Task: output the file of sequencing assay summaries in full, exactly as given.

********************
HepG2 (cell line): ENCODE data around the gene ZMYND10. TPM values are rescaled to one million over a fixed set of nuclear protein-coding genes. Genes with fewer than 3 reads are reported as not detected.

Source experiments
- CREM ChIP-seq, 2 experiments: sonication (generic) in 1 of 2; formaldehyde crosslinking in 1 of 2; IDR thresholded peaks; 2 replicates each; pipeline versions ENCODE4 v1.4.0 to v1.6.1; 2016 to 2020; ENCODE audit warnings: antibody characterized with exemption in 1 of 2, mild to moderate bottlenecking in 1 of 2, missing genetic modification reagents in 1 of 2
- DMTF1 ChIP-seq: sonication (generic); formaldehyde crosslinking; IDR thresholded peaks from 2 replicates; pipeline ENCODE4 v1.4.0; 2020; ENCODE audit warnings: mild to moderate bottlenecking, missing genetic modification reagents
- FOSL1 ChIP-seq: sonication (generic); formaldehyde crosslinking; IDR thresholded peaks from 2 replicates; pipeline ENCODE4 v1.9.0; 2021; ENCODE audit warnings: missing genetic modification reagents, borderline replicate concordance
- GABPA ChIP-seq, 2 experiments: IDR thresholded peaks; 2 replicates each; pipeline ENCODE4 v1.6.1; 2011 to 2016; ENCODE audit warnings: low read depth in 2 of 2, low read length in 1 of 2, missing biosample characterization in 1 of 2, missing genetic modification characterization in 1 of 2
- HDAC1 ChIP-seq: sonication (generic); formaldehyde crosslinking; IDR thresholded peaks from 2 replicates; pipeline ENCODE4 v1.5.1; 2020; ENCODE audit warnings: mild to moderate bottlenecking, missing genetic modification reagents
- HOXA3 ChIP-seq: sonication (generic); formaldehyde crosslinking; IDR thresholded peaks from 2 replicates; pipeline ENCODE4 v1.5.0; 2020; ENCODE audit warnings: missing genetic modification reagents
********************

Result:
HepG2 (cell line): ENCODE data around the gene ZMYND10. TPM values are rescaled to one million over a fixed set of nuclear protein-coding genes. Genes with fewer than 3 reads are reported as not detected.

Source experiments
- CREM ChIP-seq, 2 experiments: sonication (generic) in 1 of 2; formaldehyde crosslinking in 1 of 2; IDR thresholded peaks; 2 replicates each; pipeline versions ENCODE4 v1.4.0 to v1.6.1; 2016 to 2020; ENCODE audit warnings: antibody characterized with exemption in 1 of 2, mild to moderate bottlenecking in 1 of 2, missing genetic modification reagents in 1 of 2
- DMTF1 ChIP-seq: sonication (generic); formaldehyde crosslinking; IDR thresholded peaks from 2 replicates; pipeline ENCODE4 v1.4.0; 2020; ENCODE audit warnings: mild to moderate bottlenecking, missing genetic modification reagents
- FOSL1 ChIP-seq: sonication (generic); formaldehyde crosslinking; IDR thresholded peaks from 2 replicates; pipeline ENCODE4 v1.9.0; 2021; ENCODE audit warnings: missing genetic modification reagents, borderline replicate concordance
- GABPA ChIP-seq, 2 experiments: IDR thresholded peaks; 2 replicates each; pipeline ENCODE4 v1.6.1; 2011 to 2016; ENCODE audit warnings: low read depth in 2 of 2, low read length in 1 of 2, missing biosample characterization in 1 of 2, missing genetic modification characterization in 1 of 2
- HDAC1 ChIP-seq: sonication (generic); formaldehyde crosslinking; IDR thresholded peaks from 2 replicates; pipeline ENCODE4 v1.5.1; 2020; ENCODE audit warnings: mild to moderate bottlenecking, missing genetic modification reagents
- HOXA3 ChIP-seq: sonication (generic); formaldehyde crosslinking; IDR thresholded peaks from 2 replicates; pipeline ENCODE4 v1.5.0; 2020; ENCODE audit warnings: missing genetic modification reagents